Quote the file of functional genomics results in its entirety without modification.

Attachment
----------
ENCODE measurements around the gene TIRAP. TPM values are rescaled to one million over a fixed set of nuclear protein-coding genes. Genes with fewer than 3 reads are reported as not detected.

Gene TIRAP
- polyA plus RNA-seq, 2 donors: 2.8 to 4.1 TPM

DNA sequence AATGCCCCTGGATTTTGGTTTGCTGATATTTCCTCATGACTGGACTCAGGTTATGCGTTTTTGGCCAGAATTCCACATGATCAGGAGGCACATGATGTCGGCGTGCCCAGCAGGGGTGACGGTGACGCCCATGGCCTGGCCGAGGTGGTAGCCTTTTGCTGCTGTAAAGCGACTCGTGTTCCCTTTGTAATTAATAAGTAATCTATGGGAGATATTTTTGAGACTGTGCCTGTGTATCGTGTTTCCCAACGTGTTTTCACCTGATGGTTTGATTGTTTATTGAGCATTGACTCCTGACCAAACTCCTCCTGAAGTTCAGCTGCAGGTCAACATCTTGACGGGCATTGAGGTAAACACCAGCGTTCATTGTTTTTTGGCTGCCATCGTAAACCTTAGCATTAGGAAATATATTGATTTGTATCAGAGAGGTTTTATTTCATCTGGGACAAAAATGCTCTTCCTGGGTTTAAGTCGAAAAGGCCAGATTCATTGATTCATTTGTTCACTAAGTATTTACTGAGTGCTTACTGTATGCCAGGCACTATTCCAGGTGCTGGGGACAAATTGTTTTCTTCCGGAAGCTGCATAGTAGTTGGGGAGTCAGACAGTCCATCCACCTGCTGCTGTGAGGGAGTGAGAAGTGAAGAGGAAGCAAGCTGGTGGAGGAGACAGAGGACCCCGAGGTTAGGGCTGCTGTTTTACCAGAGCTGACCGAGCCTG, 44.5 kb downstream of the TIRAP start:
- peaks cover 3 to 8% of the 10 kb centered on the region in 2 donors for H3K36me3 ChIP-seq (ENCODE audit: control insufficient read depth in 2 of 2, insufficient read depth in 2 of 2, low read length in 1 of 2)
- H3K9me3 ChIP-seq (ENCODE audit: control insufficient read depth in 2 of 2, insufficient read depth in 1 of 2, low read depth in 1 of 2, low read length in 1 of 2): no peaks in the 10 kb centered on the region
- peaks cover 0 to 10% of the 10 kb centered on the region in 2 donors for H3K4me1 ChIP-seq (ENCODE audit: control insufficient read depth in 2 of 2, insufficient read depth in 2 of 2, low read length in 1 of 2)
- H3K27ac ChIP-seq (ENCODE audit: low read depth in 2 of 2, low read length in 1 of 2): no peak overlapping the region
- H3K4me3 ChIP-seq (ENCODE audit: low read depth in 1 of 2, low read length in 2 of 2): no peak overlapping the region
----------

ENCODE measurements around the gene TIRAP. TPM values are rescaled to one million over a fixed set of nuclear protein-coding genes. Genes with fewer than 3 reads are reported as not detected.

Gene TIRAP
- polyA plus RNA-seq, 2 donors: 2.8 to 4.1 TPM

DNA sequence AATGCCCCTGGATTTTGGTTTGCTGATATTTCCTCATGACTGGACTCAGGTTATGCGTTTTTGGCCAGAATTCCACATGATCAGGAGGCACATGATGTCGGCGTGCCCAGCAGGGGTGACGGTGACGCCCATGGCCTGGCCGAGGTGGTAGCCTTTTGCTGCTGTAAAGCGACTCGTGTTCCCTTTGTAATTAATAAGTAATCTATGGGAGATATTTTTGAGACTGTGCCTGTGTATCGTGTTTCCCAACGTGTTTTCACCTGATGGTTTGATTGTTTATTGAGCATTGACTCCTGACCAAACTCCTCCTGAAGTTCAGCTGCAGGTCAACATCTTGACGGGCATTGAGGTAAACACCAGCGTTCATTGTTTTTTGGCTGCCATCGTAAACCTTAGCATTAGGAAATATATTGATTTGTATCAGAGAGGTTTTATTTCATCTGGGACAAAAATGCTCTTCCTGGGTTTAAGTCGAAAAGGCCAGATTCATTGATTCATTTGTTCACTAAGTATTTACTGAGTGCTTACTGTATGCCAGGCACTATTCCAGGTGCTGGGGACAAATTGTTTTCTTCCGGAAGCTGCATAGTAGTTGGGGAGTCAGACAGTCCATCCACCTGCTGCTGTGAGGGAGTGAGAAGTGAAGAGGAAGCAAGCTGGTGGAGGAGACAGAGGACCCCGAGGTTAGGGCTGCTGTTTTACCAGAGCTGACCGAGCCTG, 44.5 kb downstream of the TIRAP start:
- peaks cover 3 to 8% of the 10 kb centered on the region in 2 donors for H3K36me3 ChIP-seq (ENCODE audit: control insufficient read depth in 2 of 2, insufficient read depth in 2 of 2, low read length in 1 of 2)
- H3K9me3 ChIP-seq (ENCODE audit: control insufficient read depth in 2 of 2, insufficient read depth in 1 of 2, low read depth in 1 of 2, low read length in 1 of 2): no peaks in the 10 kb centered on the region
- peaks cover 0 to 10% of the 10 kb centered on the region in 2 donors for H3K4me1 ChIP-seq (ENCODE audit: control insufficient read depth in 2 of 2, insufficient read depth in 2 of 2, low read length in 1 of 2)
- H3K27ac ChIP-seq (ENCODE audit: low read depth in 2 of 2, low read length in 1 of 2): no peak overlapping the region
- H3K4me3 ChIP-seq (ENCODE audit: low read depth in 1 of 2, low read length in 2 of 2): no peak overlapping the region